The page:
Pacific Air Forces assets continue to support relief operations in the Philippines after Typhoon Haiyan, but they will soon be winding down their activities, said PACAF Commander Gen. Hawk Carlisle on Thursday at AFA’s Pacific Air & Space Symposium in Los Angeles. After the storm’s Nov. 8 landfall on the island nation, US Pacific Command activated its humanitarian-assistance plan, which is built around forward-based marines and Navy assets on Okinawa, Japan, said Carlisle. PACAF prepared its 36th Contingency Response Group at Andersen AFB, Guam, which includes communications assets, runway repair capabilities, and RED HORSE engineers. “The biggest challenge is working through request processes,” he said, as PACOM was following direction from the State Department and US Agency for International Development. PACAF officials helped the Philippine armed forces with air-tasking manifests, as well as airlift operations. Special operations U-28 aircraft were called in, C-130s returning from an exercise in Bangladesh were diverted to Clark Field near Manila, and other assets flowed in once PACAF received requests from USAID. Carlisle anticipated having the two C-17s supporting the relief operations returning to home station soon, as Philippine forces are taking over most of the follow-on operations. (See also AFSOC release on relief efforts)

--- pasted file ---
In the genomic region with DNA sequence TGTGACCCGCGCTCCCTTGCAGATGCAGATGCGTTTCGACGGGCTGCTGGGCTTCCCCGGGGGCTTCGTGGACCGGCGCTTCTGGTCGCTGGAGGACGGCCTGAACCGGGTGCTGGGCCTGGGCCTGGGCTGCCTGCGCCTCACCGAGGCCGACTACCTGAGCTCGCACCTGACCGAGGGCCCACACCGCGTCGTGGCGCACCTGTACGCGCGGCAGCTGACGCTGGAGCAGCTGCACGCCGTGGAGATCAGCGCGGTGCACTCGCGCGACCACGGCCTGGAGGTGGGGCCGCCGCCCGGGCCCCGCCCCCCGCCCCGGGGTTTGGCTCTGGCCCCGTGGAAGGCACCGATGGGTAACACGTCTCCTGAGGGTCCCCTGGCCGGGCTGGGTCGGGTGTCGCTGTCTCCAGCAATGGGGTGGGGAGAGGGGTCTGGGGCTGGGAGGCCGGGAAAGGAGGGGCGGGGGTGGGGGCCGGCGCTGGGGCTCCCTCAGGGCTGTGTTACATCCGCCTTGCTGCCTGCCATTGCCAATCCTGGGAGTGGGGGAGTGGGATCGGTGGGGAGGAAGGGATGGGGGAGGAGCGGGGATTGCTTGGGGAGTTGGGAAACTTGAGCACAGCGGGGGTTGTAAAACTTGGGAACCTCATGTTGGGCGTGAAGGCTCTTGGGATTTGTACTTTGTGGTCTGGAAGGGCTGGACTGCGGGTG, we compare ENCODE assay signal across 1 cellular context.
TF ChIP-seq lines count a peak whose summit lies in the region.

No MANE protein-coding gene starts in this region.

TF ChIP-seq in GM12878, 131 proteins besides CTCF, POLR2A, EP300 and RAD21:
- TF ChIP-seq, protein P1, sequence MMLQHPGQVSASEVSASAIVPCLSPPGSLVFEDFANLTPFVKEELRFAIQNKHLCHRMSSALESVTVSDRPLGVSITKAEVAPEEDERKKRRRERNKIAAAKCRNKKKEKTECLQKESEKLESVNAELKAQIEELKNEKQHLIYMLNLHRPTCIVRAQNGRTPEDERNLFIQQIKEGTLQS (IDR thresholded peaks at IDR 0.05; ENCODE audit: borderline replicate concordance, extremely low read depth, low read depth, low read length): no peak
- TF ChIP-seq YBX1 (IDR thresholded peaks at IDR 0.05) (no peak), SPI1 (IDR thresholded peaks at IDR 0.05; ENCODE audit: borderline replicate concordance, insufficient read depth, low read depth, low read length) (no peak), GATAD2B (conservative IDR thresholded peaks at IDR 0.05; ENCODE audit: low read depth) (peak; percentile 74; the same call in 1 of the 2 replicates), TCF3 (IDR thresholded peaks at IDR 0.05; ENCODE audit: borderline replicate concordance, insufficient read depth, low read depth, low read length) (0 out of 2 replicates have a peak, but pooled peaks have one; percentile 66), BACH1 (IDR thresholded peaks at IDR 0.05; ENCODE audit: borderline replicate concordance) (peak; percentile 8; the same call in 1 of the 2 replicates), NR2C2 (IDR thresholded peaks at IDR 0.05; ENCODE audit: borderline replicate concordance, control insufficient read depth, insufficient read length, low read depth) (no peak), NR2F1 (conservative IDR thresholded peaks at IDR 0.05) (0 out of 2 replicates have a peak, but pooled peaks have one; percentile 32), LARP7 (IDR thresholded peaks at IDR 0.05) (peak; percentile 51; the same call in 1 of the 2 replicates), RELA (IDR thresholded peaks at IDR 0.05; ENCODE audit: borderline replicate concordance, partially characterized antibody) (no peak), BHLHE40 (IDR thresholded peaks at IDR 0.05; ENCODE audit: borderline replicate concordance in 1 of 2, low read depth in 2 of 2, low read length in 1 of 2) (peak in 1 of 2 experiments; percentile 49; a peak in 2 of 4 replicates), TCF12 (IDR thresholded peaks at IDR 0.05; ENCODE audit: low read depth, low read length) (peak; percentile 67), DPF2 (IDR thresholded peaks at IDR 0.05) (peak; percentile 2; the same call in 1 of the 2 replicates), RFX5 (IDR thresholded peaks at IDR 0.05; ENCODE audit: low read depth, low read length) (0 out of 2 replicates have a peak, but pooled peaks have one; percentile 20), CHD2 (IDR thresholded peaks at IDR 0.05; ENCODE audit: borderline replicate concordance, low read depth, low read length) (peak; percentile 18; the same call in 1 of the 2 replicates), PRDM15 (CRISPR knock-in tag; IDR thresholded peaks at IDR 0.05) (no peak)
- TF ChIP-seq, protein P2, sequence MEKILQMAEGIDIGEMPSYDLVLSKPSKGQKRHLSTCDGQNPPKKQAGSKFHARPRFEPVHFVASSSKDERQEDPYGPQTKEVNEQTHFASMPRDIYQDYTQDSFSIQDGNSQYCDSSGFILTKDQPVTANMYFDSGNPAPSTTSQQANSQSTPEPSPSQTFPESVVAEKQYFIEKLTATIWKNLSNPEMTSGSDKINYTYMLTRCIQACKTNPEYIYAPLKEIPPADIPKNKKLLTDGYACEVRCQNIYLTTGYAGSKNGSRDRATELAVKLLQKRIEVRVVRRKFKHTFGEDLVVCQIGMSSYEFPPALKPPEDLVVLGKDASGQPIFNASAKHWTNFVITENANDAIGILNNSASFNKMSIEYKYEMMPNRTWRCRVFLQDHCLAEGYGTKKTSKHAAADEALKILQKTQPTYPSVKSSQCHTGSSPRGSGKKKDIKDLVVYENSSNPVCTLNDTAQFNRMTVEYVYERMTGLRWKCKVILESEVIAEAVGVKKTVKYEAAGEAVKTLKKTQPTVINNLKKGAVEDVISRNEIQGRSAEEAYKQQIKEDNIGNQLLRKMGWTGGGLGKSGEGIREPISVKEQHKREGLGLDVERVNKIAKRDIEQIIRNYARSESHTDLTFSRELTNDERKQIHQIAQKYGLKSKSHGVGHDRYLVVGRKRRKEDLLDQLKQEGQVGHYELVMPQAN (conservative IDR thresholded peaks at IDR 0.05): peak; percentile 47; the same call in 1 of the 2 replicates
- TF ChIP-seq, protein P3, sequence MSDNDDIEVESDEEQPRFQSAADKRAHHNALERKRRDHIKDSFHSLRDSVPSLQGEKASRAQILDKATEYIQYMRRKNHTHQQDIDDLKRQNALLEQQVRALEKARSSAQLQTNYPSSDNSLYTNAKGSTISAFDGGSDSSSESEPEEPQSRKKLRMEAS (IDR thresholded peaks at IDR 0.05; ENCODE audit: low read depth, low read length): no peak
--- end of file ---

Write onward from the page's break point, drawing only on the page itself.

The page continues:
Three B-1B Lancers from the 7th Bomb Wing flew over the Indo-Pacific alongside F-16s from the Japanese Air Self Defense Force recently, as part of a joint large force exercise. The mission began and ended in the continental U.S., as the bombers flew 31 hours and landed Jan. 11.